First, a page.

As part of the Career Journey series, students were invited to join award-winning writer, director and producer Brad Falchuk ’93, L.H.D. ’14 as he shared insights on careers in media and television, and discussed his personal journey from Upstate N.Y. to Los Angeles. The conversation took place via Zoom on Tuesday, March 24 and was facilitated by Director of the Salisbury Center for Career, Professional and Experiential Education Brandi Ferrara.
Falchuk is the co-creator of the groundbreaking dramas Pose and American Horror Story. His most recent projects include The Politician and 9-1-1. Falchuk is the co-creator of acclaimed television series including Glee, Scream Queens and American Crime Story. He is a two-time recipient of Golden Globe Awards, and has earned nine Emmy nominations, including his 2016 win for the first season of American Crime Story which follows the trial of OJ Simpson.
Gianna Gonzalez ’20, one of the more than 50 students who participated in the event, calls Falchuk’s advice inspiring and has committed herself to do as he instructed and write every day. “He suggested that if you’re writing about something that you don’t believe in- stop. Write about what you believe in, but he also mentioned writing constantly. He noted that in this crazy time of staying inside and isolated, there are no better writing conditions. We must keep writing script after script until we finally write the meaningful story that is in fact a good script,” she says.
Keyondre Betaudier ’22 enjoyed learning about Falchuk’s creative writing process. “The thing that stood out to me the most from his talk about the writing team was that everybody has 1,000 ideas and that they need to voice them,” Betaudier says “Even if an idea is bad, it can lead to someone else having the perfect idea. This concept helped me to realize that it is almost impossible to get it right on the first try, and that trial and error is necessary.”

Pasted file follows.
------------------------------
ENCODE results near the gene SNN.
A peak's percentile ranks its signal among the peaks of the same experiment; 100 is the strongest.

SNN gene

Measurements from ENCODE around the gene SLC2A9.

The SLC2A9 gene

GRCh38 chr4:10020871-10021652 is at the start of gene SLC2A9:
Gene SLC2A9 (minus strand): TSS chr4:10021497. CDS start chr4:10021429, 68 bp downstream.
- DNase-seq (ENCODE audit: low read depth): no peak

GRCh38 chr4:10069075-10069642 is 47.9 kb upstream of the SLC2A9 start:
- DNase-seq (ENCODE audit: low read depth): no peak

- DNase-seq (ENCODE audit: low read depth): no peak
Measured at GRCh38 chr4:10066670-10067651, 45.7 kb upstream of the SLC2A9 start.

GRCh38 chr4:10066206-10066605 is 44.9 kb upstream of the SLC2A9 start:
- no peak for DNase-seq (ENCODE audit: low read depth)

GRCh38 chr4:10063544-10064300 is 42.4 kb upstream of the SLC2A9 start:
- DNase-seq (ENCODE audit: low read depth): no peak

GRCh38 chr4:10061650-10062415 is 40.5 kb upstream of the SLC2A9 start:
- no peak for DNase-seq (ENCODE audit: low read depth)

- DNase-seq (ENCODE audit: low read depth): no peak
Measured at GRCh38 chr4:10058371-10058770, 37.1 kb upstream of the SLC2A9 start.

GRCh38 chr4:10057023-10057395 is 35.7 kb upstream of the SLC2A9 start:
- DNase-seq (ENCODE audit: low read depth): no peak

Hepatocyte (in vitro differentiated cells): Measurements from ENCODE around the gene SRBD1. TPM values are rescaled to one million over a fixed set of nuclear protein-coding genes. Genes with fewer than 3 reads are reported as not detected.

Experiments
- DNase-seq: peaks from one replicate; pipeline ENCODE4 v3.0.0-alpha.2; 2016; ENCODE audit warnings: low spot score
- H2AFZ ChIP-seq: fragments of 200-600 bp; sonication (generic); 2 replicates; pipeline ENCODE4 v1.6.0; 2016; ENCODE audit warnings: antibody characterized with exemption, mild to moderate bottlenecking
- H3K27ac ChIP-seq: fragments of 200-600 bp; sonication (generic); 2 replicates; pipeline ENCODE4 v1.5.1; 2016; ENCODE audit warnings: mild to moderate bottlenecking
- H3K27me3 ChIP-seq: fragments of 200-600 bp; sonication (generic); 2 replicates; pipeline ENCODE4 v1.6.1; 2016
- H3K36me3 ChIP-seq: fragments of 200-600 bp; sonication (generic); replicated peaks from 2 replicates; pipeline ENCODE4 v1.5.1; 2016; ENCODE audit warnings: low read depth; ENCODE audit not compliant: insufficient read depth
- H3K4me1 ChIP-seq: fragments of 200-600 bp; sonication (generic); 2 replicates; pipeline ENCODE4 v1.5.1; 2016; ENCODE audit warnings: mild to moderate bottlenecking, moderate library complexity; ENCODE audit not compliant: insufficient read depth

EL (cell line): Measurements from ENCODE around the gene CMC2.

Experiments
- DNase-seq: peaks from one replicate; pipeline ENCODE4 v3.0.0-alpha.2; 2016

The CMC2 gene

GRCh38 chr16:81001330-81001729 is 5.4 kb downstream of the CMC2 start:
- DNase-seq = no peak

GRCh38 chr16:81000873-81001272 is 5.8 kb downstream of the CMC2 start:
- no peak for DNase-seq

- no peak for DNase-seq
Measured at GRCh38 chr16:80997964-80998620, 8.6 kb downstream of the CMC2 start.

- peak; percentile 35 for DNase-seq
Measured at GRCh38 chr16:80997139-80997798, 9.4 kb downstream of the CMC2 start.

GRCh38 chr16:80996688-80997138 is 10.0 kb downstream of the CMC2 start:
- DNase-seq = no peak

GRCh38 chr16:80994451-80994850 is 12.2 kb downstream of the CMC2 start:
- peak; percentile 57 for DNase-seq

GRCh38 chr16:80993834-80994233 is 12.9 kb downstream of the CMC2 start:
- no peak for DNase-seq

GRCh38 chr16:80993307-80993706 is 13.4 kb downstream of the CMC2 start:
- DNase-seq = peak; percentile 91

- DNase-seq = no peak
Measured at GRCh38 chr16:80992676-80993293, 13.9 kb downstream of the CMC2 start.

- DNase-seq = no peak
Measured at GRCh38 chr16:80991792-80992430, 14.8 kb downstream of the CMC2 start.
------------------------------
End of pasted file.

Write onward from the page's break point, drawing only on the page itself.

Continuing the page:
Associate Professor of Media and Society Leah Shafer, who participated in the event, says she was moved by Falchuk’s generosity in sharing his time and expertise with students. “He gave them an honest and inspirational look into the path he followed from Hobart to Hollywood. He patiently and articulately answered a range of student questions: from how do I brainstorm a writing project to what advice did you get from faculty at the Colleges that stuck with you. His insistence on hard work as the cornerstone of success was refreshing. It was also very moving to see the virtual faces of our students intently following his every word,” Shafer reflects.
At HWS, Falchuk was an English major with a concentration in theater. During an independent study with Associate Professor Emeritus of English Elisabeth Lyon, Falchuk began writing the script that helped him secure admission to graduate school at the American Film Institute. After earning a degree in screenwriting from AFI, Falchuk began writing for TV shows and was later hired to work on the first season of Nip/Tuck.
He is a founding member and an advisor to the Young Storytellers Foundation.
This is the first in a series of sessions facilitated by the Salisbury Center. The career information sessions and professional development workshops will be held virtually throughout the semester. In March and in April, Ferrara will also host “drop-in” sessions in which students may ask questions about career options, the job search process, refining their resume and more.
The next Career Journey will feature founder of One-Bead Sara Wroblowski ’11. The first winner of the HWS Pitch Contest, Wroblowski has grown her organization to provide scholarship funds and leadership training to youth in Boston, Mass.